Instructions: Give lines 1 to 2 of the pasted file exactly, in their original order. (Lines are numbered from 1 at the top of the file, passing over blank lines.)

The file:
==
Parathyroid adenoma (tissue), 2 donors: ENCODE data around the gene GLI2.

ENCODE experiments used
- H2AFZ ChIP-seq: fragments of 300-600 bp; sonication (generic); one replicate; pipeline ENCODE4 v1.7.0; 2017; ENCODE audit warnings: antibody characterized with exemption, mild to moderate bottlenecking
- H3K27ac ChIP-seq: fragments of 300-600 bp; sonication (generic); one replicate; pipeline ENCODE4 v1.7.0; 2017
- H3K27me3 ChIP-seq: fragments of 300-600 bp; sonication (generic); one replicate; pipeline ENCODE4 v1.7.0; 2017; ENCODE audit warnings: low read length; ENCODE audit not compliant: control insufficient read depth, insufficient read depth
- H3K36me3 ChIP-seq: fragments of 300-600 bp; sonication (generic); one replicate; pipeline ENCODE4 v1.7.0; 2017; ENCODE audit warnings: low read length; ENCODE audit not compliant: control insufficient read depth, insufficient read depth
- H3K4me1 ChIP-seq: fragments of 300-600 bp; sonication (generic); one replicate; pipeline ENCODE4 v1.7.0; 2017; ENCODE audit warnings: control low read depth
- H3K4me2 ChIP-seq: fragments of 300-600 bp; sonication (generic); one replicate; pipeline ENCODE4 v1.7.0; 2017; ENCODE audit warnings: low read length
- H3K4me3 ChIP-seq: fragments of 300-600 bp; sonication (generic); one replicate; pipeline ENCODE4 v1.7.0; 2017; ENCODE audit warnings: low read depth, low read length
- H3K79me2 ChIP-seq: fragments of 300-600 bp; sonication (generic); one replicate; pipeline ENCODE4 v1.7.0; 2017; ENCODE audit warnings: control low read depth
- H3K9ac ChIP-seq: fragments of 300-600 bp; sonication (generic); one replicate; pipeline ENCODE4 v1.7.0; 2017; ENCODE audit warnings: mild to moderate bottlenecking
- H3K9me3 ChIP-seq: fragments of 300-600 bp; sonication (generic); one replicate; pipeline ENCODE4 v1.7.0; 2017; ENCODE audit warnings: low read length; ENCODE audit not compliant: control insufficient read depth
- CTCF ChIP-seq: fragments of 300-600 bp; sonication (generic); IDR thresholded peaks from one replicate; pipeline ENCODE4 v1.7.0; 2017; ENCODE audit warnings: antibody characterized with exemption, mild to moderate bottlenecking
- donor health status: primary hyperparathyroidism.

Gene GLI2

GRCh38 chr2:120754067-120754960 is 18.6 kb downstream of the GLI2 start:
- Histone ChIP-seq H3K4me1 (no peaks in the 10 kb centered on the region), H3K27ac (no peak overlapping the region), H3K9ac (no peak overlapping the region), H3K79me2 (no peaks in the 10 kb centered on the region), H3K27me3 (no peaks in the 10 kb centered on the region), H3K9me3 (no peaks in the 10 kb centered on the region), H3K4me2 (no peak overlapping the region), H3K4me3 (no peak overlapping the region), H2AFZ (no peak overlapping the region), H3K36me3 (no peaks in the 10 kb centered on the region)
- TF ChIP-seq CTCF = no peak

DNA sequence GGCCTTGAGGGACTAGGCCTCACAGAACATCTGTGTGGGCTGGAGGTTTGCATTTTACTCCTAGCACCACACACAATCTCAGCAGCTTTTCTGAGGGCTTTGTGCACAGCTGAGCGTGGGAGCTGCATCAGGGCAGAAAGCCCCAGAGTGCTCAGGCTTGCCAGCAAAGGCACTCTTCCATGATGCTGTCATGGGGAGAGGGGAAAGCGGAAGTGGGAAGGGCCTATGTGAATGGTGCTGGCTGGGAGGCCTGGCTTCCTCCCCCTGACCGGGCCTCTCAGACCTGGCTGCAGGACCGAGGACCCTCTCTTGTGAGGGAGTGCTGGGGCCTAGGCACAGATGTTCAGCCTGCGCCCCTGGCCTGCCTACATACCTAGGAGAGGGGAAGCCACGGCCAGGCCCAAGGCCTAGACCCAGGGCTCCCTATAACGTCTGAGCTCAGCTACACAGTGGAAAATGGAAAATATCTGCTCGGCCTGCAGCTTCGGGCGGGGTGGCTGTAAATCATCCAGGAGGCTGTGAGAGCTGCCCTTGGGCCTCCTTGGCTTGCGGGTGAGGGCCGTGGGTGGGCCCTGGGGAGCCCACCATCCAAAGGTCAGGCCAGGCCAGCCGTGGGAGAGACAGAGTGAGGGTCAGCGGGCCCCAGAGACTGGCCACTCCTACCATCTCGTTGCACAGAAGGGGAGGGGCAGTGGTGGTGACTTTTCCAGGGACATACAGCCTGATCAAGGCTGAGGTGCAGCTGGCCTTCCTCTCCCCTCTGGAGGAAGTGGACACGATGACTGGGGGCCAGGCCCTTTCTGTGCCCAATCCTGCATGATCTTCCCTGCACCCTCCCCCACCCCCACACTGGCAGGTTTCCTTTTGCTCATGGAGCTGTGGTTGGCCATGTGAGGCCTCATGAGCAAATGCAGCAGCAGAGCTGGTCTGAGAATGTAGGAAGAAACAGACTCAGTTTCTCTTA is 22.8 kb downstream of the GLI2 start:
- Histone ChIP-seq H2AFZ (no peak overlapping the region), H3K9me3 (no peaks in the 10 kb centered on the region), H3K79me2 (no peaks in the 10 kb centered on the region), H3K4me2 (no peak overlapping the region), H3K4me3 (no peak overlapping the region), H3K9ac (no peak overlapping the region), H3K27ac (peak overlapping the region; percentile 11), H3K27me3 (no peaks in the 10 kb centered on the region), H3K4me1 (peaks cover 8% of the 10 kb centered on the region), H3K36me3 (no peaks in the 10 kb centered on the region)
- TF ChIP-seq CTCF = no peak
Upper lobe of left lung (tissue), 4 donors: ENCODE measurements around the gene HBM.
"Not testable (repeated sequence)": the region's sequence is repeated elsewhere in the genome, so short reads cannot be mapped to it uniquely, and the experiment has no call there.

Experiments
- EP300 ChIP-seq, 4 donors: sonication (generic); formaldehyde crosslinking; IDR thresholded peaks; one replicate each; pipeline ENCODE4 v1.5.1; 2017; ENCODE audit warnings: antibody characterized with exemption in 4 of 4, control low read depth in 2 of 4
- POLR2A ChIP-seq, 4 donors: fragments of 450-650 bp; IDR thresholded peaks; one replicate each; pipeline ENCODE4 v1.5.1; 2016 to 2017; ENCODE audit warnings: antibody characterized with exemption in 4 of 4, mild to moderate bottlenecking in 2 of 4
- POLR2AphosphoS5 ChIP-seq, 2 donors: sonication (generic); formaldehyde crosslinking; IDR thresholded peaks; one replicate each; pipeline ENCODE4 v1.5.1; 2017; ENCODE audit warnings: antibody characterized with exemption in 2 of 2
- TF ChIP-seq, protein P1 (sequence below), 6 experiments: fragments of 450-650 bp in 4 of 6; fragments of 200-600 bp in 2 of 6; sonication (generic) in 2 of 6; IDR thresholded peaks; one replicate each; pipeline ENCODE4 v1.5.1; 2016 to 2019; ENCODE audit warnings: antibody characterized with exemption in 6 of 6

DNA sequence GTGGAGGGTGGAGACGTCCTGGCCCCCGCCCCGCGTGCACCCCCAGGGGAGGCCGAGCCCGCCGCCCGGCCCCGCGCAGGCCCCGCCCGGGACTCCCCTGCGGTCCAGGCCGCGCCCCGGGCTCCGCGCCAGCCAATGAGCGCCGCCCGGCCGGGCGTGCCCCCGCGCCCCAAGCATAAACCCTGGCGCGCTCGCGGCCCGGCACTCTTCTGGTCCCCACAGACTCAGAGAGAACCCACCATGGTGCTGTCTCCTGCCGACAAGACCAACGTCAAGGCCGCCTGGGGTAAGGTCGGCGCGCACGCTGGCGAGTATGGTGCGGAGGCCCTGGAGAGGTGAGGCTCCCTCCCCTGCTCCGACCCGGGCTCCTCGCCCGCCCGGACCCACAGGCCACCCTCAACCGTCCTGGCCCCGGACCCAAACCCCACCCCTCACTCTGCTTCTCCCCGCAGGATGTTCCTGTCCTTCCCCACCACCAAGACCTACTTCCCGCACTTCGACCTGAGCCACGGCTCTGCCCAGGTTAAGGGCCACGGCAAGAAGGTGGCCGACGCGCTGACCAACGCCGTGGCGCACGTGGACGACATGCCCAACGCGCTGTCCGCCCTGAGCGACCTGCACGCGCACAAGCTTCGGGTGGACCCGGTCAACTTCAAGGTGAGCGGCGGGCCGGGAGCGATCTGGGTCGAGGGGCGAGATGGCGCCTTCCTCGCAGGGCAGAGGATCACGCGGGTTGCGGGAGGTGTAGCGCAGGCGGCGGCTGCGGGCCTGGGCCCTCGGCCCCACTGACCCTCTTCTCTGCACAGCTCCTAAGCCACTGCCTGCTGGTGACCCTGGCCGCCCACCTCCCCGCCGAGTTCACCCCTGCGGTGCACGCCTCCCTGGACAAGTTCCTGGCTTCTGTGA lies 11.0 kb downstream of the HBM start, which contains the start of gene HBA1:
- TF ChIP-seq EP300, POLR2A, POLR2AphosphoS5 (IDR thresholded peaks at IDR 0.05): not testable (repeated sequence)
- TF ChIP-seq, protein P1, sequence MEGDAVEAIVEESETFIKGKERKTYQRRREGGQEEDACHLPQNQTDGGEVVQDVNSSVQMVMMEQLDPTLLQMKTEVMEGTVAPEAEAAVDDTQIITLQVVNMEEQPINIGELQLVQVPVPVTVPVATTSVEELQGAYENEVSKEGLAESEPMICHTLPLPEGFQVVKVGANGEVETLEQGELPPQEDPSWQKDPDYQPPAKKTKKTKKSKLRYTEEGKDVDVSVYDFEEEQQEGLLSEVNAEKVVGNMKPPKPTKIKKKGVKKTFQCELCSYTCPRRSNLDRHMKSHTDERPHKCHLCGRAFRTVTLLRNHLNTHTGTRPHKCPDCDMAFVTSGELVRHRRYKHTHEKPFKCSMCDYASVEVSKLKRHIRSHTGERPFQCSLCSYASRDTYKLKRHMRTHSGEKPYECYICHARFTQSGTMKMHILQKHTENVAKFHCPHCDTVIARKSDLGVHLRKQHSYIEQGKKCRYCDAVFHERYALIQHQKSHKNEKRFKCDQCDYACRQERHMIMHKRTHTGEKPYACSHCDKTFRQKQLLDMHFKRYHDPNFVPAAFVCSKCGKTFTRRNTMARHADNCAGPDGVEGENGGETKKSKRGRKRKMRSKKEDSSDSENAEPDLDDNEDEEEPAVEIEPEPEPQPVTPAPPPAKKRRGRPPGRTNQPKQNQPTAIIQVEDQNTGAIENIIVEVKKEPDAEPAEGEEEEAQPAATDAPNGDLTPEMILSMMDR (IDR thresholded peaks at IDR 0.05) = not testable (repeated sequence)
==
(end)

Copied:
Parathyroid adenoma (tissue), 2 donors: ENCODE data around the gene GLI2.

ENCODE experiments used